Manos de Dios - 9/10
Think: The Pogues’ Shane MacGowan in a Mexican mariachi band playing flamenco.
Shona Foster - 9/10
The programme said Tom Waits meets Ella Fitzgerald. But this truly haunting force to be reckoned with and her band replete with tinkling classical pianist sound like nobody else. A must-see.
DJ El Nino - 8/10
Classic vintage sounds from dusty 20s vinyl to big, brassy 60s swing keep the Yurt jam-packed till 3am. When the set finishes, the audience noisily demands more.
Hoss - 7/10
These unsigned funksters won their chance to play at Winterwell through The Music League competitionby scoring the largest audience vote in a series of gigs across London. Despite not being in the festival programme, their catchy rhythms attract a fair turnout, and steal the last bop on Sunday from many a hung-over head.
Hazel Mills in The Sizzle Suite
This girl could multi-task for England, looping live samples of keyboard, vocals, percussion and bubblewrap (yes, really) to an amazing climax. Shame that just as she’s getting to the impressive bit, a soundcheck from the main stage that’s aurally equivalent to a pneumatic drill in the brain, completely drowns her out.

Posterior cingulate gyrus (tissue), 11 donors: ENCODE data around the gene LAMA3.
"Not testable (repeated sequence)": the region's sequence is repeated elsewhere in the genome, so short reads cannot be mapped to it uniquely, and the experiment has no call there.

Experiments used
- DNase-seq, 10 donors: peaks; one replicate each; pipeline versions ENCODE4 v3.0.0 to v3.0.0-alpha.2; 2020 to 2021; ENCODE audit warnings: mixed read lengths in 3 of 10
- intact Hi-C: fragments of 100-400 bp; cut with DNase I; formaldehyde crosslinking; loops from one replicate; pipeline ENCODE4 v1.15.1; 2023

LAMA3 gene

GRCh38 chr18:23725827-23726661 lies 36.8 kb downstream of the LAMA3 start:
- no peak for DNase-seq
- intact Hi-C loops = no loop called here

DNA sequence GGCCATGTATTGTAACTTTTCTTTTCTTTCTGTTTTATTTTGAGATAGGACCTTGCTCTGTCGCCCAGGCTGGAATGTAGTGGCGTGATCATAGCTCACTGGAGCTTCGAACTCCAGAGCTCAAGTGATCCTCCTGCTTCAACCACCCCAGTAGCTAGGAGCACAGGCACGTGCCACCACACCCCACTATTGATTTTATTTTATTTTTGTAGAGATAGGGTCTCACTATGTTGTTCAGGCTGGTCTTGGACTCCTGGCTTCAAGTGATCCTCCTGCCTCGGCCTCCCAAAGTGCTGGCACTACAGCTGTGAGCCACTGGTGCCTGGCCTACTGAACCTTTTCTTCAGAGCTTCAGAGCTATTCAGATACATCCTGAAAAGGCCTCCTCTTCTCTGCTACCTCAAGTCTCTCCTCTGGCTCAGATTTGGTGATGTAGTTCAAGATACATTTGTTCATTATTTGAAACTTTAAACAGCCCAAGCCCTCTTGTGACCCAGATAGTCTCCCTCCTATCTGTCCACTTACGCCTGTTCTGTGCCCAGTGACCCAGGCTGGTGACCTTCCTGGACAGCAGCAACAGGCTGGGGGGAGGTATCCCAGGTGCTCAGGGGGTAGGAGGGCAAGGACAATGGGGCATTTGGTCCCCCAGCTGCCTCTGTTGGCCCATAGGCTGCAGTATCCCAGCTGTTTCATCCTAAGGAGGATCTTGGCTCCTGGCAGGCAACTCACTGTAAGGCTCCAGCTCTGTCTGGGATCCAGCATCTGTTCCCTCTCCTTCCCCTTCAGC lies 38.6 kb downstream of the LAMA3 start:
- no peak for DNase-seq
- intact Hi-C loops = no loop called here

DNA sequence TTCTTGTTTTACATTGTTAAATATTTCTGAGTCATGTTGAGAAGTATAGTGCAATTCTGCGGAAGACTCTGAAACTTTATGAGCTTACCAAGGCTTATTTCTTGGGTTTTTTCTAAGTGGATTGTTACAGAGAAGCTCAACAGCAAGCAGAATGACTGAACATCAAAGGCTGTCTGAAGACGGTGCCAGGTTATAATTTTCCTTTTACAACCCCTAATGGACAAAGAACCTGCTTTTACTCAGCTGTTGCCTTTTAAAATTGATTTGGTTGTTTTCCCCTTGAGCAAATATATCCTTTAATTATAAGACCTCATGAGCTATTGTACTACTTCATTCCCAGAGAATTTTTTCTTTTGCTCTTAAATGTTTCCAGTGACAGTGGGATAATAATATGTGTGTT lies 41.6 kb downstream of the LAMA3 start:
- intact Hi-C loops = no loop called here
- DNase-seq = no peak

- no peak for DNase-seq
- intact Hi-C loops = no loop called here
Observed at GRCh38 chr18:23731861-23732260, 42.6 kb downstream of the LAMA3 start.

Hands up to the organisers for bravely putting experimental art-punk on after two hours of Norman Jay, but it did empty the site. The singer looked bored and passed the time by mopping the stage with a towel. Later, she climbed down amongst her five to 10 hardcore fans going nuts on the ground, seemingly having given up her own day-job.
Where to start? The whole festival feels like it happened by happy accident. The contemporary dance suite in lycra to Spandau Ballet’s ‘Gold’ choreographed by two of the festival’s male staff was unmissable. Part of a government initiative to get more dudes dancing, apparently. Or more Dad-dancing, perhaps.
By Kae Karadelis
Tuesday 23 June :
Ha ha! Top work Kae, summed it up nicely! Although I think the site should earn a couple of extra marks for its beauty - the heart-attack inducing hill may have had something to do with beer and pies I believe!
Well done Hoss - shame everybody was too hungover!